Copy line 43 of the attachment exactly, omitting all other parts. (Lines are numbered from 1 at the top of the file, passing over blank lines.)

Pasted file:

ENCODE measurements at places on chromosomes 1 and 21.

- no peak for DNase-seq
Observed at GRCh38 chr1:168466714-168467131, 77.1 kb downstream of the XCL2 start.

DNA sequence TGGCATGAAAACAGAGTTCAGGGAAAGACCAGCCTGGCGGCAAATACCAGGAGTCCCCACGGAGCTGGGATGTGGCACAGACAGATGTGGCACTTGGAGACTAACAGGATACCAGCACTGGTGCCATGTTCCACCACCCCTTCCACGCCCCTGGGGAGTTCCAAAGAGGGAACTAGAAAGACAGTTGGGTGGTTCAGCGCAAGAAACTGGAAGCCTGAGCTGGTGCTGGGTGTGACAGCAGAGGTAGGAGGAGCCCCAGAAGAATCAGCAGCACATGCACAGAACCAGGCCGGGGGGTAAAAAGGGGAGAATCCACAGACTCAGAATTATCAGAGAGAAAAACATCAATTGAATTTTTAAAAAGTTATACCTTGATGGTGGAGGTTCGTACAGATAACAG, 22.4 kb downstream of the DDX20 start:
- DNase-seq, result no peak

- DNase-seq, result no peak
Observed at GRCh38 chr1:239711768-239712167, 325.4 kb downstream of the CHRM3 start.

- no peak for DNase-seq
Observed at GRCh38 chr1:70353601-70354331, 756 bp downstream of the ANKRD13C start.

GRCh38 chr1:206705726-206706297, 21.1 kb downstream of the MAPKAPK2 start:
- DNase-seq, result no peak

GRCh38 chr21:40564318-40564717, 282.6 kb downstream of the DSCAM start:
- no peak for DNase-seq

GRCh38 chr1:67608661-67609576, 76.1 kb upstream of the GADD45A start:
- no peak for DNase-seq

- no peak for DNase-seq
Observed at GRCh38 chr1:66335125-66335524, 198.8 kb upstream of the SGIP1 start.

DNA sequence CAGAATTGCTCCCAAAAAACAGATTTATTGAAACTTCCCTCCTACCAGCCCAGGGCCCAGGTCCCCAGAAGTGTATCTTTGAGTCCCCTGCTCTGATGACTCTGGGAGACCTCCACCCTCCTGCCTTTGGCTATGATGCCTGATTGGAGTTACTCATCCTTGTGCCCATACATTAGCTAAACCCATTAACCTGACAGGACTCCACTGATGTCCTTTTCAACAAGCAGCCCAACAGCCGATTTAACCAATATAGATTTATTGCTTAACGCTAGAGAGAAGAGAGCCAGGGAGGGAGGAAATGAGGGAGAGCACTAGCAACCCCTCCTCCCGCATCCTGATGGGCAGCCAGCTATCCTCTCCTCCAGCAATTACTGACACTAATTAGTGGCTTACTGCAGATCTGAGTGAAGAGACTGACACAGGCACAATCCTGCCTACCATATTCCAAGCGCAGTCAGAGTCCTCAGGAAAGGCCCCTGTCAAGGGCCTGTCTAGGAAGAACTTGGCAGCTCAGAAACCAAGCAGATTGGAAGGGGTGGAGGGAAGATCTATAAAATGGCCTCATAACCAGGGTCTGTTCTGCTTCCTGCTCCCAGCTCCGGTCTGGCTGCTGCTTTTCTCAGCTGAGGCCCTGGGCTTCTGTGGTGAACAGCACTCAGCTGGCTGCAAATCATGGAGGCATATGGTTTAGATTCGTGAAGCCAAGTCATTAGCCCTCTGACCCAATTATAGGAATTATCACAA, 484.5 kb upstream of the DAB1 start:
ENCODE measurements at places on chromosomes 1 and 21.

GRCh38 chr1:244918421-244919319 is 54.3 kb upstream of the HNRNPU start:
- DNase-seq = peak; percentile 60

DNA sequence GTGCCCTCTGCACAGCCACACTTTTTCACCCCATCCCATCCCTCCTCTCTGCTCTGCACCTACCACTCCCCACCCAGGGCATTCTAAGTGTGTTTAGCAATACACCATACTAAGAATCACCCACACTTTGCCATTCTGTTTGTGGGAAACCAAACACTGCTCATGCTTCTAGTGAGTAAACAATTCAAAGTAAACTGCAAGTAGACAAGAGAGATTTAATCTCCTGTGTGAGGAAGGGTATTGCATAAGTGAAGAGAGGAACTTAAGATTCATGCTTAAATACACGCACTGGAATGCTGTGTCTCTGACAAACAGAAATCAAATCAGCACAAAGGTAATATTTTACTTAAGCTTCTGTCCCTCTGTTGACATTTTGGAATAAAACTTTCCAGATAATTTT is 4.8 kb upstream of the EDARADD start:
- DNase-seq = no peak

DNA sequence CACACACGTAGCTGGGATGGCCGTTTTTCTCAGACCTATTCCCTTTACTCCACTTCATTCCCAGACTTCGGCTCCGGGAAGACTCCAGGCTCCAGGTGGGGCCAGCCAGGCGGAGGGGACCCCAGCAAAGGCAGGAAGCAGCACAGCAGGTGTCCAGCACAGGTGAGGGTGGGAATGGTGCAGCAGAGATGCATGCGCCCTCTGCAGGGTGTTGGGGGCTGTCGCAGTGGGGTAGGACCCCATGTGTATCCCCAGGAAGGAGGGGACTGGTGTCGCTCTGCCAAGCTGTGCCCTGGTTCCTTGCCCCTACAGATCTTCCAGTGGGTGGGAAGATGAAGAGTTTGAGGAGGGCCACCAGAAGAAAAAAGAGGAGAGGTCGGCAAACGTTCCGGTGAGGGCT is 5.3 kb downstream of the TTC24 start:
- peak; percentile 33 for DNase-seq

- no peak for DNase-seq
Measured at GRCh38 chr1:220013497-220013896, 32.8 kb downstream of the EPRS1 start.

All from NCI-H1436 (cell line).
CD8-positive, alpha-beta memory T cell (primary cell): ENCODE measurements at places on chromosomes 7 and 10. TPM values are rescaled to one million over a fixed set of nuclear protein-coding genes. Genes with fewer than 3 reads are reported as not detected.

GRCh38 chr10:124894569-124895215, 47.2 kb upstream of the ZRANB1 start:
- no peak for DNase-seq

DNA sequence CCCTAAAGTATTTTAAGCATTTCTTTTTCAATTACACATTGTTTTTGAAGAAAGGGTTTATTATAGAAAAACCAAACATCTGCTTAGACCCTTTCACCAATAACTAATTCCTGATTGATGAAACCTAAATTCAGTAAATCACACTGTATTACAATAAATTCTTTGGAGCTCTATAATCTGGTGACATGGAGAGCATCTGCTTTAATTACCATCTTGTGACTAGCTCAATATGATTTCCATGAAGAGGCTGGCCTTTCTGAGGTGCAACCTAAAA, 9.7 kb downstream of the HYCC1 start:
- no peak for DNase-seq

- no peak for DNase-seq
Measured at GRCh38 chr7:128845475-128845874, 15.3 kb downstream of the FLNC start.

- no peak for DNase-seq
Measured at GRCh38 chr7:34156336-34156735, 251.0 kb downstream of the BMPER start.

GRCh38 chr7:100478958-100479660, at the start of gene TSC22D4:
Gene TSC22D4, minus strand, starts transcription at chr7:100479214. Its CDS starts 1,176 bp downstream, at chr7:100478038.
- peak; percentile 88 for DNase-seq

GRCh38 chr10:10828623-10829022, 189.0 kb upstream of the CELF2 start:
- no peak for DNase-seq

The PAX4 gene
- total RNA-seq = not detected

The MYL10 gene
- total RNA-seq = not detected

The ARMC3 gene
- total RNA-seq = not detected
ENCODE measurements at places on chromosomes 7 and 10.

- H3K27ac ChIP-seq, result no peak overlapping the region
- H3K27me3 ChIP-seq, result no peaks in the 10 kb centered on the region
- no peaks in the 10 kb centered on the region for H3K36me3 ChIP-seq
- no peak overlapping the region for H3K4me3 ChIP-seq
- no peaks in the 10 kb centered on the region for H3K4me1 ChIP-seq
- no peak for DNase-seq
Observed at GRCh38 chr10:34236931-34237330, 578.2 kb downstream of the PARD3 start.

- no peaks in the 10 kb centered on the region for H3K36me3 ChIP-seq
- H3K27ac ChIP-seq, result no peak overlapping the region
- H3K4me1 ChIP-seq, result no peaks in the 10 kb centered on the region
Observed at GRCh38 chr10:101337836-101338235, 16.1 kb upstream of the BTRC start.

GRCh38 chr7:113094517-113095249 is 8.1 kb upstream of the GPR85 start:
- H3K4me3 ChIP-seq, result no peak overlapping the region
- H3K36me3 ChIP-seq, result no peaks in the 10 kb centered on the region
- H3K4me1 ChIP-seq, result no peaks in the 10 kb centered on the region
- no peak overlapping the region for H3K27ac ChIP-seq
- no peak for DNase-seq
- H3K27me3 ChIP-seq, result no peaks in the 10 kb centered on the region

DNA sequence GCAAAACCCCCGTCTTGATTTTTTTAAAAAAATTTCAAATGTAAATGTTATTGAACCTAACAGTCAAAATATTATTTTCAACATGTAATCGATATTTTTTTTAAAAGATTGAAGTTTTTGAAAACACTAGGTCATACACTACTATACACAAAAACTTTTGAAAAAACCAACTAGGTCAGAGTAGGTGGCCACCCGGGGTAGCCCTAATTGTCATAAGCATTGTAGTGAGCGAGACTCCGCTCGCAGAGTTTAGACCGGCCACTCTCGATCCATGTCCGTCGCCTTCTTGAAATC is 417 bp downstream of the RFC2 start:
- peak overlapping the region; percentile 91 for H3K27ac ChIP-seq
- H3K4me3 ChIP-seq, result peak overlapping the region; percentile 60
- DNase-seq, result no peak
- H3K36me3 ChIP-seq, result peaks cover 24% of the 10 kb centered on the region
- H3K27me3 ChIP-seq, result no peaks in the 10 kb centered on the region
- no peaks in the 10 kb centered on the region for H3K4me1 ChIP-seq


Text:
The PAX4 gene